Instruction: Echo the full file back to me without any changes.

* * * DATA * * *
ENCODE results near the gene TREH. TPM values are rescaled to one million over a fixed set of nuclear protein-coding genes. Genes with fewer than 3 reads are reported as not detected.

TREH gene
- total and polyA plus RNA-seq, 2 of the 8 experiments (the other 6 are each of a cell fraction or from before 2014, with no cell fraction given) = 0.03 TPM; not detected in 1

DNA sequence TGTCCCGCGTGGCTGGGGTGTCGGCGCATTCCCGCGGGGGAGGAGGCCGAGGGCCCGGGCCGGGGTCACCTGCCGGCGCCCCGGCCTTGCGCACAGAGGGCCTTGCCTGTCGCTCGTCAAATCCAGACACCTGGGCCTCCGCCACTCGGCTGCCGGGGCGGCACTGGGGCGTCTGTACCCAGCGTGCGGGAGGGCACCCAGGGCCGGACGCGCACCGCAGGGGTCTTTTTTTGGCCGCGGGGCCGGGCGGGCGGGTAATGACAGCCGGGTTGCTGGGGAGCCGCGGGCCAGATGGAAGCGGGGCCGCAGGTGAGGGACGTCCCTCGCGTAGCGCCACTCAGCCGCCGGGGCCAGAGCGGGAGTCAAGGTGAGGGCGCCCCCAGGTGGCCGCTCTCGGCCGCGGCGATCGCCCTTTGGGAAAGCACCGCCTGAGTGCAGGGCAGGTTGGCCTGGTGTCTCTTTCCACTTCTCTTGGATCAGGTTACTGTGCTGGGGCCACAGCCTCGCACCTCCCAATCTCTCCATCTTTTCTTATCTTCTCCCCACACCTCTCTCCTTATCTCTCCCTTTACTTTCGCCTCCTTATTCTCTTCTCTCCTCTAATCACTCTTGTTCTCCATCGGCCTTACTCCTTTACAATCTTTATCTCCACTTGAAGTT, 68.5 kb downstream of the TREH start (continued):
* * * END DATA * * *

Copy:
ENCODE results near the gene TREH. TPM values are rescaled to one million over a fixed set of nuclear protein-coding genes. Genes with fewer than 3 reads are reported as not detected.

TREH gene
- total and polyA plus RNA-seq, 2 of the 8 experiments (the other 6 are each of a cell fraction or from before 2014, with no cell fraction given) = 0.03 TPM; not detected in 1

DNA sequence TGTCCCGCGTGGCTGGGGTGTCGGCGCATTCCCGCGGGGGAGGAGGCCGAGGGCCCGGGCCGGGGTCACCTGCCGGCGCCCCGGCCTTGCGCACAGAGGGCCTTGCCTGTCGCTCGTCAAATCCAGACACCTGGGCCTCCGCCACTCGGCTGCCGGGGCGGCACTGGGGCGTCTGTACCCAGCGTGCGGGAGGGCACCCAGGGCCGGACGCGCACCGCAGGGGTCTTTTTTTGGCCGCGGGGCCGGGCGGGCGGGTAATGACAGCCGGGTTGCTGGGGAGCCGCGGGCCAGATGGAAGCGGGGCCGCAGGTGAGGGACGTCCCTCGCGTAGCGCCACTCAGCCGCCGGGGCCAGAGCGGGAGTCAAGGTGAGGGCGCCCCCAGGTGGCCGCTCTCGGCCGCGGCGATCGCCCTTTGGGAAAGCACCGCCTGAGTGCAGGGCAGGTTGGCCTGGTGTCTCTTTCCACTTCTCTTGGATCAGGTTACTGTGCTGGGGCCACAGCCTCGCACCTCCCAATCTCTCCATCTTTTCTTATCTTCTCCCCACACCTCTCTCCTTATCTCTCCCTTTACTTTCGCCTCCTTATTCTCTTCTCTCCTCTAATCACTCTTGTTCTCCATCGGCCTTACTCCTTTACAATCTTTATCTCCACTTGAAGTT, 68.5 kb downstream of the TREH start (continued):